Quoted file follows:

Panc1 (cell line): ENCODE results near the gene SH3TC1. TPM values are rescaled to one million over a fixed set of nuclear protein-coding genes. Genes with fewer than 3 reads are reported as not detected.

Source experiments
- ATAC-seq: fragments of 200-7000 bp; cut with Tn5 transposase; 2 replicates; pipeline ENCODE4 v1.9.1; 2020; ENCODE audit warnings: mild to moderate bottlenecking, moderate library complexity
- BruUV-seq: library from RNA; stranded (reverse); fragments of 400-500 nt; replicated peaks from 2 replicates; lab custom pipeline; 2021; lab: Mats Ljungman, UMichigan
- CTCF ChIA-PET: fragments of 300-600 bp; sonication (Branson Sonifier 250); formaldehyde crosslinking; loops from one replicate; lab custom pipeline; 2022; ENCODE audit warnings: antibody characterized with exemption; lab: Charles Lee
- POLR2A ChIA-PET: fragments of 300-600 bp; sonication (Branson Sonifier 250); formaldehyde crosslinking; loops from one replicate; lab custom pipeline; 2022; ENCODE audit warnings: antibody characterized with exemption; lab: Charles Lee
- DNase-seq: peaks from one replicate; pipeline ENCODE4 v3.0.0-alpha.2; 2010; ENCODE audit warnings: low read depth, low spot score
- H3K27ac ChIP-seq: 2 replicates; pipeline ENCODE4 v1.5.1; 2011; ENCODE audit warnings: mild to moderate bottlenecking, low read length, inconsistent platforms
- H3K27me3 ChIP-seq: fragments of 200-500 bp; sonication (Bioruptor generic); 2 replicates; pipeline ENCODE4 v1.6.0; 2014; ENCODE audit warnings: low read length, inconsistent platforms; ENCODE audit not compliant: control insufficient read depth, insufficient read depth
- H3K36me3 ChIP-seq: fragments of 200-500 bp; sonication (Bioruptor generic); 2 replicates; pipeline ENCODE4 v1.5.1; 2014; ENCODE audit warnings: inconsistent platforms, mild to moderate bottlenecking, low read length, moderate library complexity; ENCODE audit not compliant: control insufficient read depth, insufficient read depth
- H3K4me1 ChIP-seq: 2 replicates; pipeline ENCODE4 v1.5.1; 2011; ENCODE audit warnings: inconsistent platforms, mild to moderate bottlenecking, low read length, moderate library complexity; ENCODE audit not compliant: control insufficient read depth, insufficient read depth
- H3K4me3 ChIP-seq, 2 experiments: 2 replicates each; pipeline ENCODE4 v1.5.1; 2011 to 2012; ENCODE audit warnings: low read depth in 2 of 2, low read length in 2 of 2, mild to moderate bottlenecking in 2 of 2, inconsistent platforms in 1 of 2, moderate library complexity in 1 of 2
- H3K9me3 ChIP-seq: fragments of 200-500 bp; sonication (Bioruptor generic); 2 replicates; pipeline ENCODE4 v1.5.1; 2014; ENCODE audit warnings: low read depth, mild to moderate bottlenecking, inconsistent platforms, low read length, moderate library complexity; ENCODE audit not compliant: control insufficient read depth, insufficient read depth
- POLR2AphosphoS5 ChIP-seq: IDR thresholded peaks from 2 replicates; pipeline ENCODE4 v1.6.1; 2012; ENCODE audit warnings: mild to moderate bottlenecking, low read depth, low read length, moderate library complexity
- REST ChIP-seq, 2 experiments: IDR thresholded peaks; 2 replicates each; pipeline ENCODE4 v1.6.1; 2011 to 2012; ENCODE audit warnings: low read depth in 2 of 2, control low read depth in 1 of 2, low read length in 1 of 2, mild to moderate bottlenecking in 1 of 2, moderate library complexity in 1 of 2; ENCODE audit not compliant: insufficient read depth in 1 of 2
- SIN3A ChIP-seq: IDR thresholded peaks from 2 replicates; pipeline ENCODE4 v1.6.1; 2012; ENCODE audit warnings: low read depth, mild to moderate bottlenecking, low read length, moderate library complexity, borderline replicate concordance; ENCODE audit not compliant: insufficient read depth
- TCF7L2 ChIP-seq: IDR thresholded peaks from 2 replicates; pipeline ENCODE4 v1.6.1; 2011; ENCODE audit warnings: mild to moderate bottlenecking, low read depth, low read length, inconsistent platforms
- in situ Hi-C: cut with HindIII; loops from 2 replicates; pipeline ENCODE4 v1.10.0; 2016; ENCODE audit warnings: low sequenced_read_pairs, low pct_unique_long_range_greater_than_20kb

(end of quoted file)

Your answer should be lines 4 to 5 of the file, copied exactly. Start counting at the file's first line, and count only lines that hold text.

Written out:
- BruUV-seq: library from RNA; stranded (reverse); fragments of 400-500 nt; replicated peaks from 2 replicates; lab custom pipeline; 2021; lab: Mats Ljungman, UMichigan
- CTCF ChIA-PET: fragments of 300-600 bp; sonication (Branson Sonifier 250); formaldehyde crosslinking; loops from one replicate; lab custom pipeline; 2022; ENCODE audit warnings: antibody characterized with exemption; lab: Charles Lee